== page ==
The Velocity and Shape of Convected Elongated Liquid Drops in Vertical Narrow Gaps
- S. Shad (University of Calgary) | M. Salarieh (University of Calgary) | B.B. Maini (University of Calgary) | I.D. Gates (University of Calgary)
- Document ID
- Society of Petroleum Engineers
- Journal of Canadian Petroleum Technology
- Publication Date
- December 2009
- Document Type
- Journal Paper
- 26 - 31
- 2009. Society of Petroleum Engineers
- 5.2.1 Phase Behavior and PVT Measurements, 4.6 Natural Gas, 3.2.3 Hydraulic Fracturing Design, Implementation and Optimisation, 4.1.5 Processing Equipment, 5.3.9 Steam Assisted Gravity Drainage, 4.3.1 Hydrates, 5.3.2 Multiphase Flow, 5.4.6 Thermal Methods, 4.1.2 Separation and Treating, 5.8.6 Naturally Fractured Reservoir, 5.5 Reservoir Simulation, 5.3.1 Flow in Porous Media
- microfractures, two-phase flow
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- 267 since 2007
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The motion and shape of a liquid drop through another continuous liquid phase (conveying phase) in a vertical Hele-Shaw cell with two different apertures were investigated experimentally. Two different liquid/liquid systems were tested. In all cases, the continuous phase was more viscous and wetted the bounding walls. In the capillarity-dominated region, the irregular shape of the discontinuous phase changed with time and distance, with much lower velocity than that of the conveying phase. In contrast to gas/liquid systems, the velocity of these stabilized, elongated drops was 2.5 to almost 5 times higher than that of conveying liquid. Despite the similarities between flow in vertical and horizontal Hele-Shaw cells, the velocity of droplets in a vertical fracture is different from that of a horizontal fracture. A new correlation is derived from dimensionless analysis and the experimental data to predict the elongated drop velocity as a function of the dimensionless parameters governing the system.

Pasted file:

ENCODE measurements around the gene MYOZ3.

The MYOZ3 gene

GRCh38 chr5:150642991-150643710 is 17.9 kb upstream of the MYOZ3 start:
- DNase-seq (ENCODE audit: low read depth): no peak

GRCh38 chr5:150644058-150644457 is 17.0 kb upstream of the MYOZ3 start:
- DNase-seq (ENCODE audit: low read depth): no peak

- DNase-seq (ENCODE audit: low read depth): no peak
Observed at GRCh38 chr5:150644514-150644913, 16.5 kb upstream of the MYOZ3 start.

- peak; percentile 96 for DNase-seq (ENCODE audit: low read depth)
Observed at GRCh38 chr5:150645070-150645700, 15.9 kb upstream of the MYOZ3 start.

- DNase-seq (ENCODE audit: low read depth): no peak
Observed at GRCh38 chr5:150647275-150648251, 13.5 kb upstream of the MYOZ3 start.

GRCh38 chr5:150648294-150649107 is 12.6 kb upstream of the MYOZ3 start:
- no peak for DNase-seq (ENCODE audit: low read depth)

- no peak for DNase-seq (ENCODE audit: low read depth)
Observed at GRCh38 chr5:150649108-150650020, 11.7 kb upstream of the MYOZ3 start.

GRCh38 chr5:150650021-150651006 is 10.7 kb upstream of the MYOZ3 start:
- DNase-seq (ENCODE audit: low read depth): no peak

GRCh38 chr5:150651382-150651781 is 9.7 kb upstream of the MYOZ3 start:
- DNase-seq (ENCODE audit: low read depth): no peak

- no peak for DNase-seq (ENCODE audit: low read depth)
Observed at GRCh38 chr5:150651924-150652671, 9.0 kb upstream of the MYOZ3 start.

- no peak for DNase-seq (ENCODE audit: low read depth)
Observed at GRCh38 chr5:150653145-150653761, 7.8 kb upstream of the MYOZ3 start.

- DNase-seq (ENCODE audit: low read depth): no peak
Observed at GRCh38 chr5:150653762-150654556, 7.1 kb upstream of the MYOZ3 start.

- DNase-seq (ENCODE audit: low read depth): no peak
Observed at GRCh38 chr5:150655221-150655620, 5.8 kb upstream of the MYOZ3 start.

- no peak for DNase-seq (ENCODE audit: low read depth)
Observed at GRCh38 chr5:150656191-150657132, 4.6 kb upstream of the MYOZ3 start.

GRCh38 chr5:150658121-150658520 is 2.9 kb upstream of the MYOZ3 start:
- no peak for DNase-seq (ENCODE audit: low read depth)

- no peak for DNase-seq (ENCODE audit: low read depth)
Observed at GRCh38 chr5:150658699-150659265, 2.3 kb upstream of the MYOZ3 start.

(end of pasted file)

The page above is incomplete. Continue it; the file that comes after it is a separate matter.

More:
Two-phase flow in micro-fractures is fundamental to many different fields of advanced science and technology, such as chemical process engineering, bioengineering, medical and genetic engineering, as well as petroleum engineering. For instance, understanding the flow of two-phase fluids in near-parallel gaps through fractured rocks has a significant effect on design of different recovery methods for naturally fractured reservoir.
The flow pattern of two-phase immiscible flow in a fracture depends on the flow rates of the phases, the geometry, aperture, roughness of the fracture, the flow properties of the phases and interfacial tension between the phases. The flow patterns in a fracture are different from that in macro-sized rectangular ducts or pipes because of the small aperture, which can enhance capillary effects. The flow structure in the fracture affects the flow and transport through the surrounding porous matrix blocks. The slug flow pattern in a fracture, which occurs over a wide range of parameters, is frequently encountered in oil-wet fractured reservoirs during the immiscible displacement of viscous oil. It also occurs in natural gas reservoirs during displacement of water during gas production.
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